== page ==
Entrepreneur Stories and Featured Entrepreneurs
Ed Mumm Presents Sandbox Fun for Grownups
Written by Chris Martin for Gaebler Ventures
Ever need some of that good old Tonka toy nostalgia? Ed Mumm brings that to life for $750 a day to play in a trencher.
Remember when you were a kid and you used to play in a sandbox at a park or in your backyard?
You used to spend countless hours moving dirt around, basking in the power of your imaginary heavy equipment? Do you miss those days sometimes?
If so, then you need to go visit Ed Mumm. This entrepreneur can help you relive your childhood - on a grownup scale.
Those who travel to Mumm's "office" outside of Steamboat Springs, Colorado can experience what may become the most unique form of entertainment in the new decade: playing with bulldozers, earth-movers, and other heavy equipment. Appropriately named Dig This, Mumm charges $750 a day, $400 for a half day, or $200 an hour for the opportunity to climb inside a Caterpillar trencher and play in five acres of sand.
A foolish idea? Hundreds of people take him up on his offer each year. And he plans to franchise Dig This and open locations in Las Vegas as well as Orlando - two areas known for diverse forms of entertainment.
Ed Mumm stumbled on the idea for his business the way many other entrepreneurs do - by discovering a new way to have fun. While in the process of building a home in Steamboat in 2004, he rented a bulldozer to clear his land and sought out a friend who was knowledgeable in heavy equipment to help him. Mumm says that he started having so much fun with earth movers, he started wondering if he could sell similar experiences to other people like him.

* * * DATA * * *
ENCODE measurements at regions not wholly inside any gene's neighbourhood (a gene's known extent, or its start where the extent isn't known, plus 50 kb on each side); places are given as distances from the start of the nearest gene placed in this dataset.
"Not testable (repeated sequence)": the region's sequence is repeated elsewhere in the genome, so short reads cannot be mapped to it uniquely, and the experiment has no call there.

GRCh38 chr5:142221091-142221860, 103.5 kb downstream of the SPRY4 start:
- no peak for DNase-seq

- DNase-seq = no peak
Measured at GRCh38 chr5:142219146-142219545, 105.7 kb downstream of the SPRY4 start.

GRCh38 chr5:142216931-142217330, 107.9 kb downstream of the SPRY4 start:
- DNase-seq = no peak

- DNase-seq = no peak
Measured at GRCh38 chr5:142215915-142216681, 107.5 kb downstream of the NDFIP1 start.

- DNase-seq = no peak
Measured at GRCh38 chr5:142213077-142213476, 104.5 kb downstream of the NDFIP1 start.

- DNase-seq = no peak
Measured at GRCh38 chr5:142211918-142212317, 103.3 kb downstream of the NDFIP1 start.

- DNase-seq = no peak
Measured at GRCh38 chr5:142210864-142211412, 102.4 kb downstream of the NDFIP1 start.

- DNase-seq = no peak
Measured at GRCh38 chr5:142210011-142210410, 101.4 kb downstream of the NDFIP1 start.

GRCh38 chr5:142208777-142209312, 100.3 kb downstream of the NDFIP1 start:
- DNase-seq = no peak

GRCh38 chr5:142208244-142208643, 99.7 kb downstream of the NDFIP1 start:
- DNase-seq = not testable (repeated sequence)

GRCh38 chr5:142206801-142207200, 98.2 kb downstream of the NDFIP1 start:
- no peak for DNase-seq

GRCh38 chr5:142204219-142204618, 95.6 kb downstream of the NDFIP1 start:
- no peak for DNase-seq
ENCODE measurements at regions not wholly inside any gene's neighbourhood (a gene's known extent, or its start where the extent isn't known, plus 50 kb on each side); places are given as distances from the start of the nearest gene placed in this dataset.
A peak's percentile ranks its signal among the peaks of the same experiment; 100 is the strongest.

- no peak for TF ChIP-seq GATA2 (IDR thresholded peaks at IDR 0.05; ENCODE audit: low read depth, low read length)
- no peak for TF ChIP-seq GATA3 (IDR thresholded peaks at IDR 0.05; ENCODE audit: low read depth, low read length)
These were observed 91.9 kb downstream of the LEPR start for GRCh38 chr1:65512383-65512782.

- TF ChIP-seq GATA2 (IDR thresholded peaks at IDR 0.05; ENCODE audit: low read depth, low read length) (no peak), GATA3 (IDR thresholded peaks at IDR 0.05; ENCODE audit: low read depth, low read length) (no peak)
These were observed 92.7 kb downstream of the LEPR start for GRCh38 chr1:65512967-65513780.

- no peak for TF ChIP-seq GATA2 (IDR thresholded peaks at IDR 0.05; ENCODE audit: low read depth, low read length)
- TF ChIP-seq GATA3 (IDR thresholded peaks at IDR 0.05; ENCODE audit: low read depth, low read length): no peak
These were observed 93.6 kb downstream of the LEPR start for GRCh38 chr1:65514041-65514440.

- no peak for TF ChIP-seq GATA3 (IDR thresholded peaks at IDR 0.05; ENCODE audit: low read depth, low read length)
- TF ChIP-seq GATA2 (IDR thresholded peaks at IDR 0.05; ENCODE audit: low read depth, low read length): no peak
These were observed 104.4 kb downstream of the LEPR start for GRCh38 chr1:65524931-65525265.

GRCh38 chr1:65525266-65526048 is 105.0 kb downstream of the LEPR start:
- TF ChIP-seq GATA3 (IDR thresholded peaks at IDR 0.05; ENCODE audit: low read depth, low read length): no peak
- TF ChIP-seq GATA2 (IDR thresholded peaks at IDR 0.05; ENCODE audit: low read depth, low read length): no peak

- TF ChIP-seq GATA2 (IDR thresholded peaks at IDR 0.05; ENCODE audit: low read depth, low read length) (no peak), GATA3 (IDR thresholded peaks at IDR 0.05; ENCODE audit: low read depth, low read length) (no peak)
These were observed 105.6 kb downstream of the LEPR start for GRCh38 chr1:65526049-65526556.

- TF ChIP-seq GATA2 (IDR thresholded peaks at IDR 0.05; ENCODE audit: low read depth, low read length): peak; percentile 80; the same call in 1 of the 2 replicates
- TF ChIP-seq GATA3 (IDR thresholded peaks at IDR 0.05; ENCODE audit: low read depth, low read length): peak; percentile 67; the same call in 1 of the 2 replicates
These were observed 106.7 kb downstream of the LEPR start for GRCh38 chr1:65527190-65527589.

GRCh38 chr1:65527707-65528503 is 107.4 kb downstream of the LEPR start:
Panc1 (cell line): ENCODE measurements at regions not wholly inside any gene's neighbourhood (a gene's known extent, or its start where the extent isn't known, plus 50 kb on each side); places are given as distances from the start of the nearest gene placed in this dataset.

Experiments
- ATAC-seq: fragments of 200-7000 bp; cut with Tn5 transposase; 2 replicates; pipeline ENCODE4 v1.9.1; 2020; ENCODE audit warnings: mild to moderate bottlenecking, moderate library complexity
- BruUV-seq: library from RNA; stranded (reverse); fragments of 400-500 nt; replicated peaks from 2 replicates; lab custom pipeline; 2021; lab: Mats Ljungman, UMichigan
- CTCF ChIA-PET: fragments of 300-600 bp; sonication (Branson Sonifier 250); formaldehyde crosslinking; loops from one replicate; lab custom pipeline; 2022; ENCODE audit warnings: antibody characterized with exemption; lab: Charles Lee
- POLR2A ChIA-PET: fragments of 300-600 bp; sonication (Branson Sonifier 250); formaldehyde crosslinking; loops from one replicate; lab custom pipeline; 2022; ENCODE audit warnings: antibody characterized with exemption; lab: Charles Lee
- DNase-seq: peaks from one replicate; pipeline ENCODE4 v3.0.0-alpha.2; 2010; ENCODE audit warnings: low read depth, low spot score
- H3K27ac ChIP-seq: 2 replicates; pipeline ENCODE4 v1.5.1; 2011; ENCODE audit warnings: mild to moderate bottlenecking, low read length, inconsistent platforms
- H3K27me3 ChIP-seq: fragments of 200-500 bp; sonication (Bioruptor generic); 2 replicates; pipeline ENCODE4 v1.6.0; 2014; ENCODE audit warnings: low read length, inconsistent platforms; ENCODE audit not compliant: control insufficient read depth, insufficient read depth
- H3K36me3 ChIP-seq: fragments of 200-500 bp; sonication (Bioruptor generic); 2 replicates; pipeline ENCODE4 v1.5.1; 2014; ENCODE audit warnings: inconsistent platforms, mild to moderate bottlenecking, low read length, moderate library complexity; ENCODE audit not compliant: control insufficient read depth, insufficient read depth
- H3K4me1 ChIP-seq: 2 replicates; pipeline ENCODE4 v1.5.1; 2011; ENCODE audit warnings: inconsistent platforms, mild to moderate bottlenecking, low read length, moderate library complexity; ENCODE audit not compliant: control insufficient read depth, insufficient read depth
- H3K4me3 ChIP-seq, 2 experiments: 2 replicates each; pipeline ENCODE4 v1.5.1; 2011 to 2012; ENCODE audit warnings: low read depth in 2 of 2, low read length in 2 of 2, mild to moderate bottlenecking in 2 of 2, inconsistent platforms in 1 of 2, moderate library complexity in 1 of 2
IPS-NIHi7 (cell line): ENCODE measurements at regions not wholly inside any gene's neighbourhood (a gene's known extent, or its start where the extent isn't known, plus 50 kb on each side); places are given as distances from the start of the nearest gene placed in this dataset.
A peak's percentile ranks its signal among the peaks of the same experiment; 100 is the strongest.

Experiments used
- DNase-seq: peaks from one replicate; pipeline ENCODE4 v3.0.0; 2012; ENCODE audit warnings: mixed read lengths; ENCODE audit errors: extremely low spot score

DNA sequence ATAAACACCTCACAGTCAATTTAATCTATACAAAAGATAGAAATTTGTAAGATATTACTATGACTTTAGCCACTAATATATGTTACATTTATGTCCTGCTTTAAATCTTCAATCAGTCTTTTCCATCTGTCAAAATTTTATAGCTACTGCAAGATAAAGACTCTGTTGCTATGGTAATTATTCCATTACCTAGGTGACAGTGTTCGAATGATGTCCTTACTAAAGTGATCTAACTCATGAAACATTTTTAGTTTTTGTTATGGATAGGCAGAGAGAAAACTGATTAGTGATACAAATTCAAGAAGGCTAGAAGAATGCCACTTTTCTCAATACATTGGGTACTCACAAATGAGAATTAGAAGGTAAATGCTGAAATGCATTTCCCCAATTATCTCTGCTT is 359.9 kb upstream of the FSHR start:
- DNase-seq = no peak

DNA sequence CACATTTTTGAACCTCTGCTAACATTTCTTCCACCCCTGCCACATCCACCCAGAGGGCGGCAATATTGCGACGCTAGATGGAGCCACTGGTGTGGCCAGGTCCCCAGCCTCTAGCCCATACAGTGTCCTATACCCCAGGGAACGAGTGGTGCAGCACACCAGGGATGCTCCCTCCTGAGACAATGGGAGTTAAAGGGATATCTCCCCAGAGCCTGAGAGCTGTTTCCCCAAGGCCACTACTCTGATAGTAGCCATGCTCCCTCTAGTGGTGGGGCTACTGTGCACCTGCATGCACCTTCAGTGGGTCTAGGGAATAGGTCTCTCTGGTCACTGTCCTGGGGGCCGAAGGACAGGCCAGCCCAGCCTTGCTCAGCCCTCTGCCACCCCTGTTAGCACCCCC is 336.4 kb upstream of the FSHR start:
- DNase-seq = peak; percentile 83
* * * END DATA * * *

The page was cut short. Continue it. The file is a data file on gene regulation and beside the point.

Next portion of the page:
So after leasing the sandy acreage, Mumm found insurance coverage for his enterprise, rented six Caterpillars, and opened up for business in 2007. He initially focused on tourist groups, corporate gatherings, and teambuilding venue seekers as his target market for what he called his "heavy equipment adventures."
The Dig This experience is more than just pushing dirt around with big-boy toys. Mumm has divided his sessions into small competitions, giving customers the chance to dig a straight trench, push a two-ton boulder through a cone obstacle course, and build a ramp and then drive over it.
And adventurers needn't worry about safety issues. Mumm maintains a strict ratio of one instructor for every two clients, and all employees and equipment drivers are always in contact with each other via radio. Mumm says that there has never been an accident during Dig This activities; in fact, he claims that his customers are safer than they would be riding horses on a dude ranch. He says it's impossible to fall out of the machines, and their smart engineering makes them practically foolproof.
Mumm thinks that his future in multi-acre sandboxes looks bright if his expansion plans for Las Vegas and Orlando are carried out. He says that if he can convince just one out of every 1,000 of the tens of millions of tourists who visit those cities each year to try Dig This, he will consider his endeavor a success.
Conventional wisdom says that we all have to give up the activities of our youth when we become adults. But not only did Ed Mumm refuse to let go of his childish ways; he found a way to make money off of them.
Chris Martin has been a professional writer for the last seven years. He is interested in franchises and equity acquisition.
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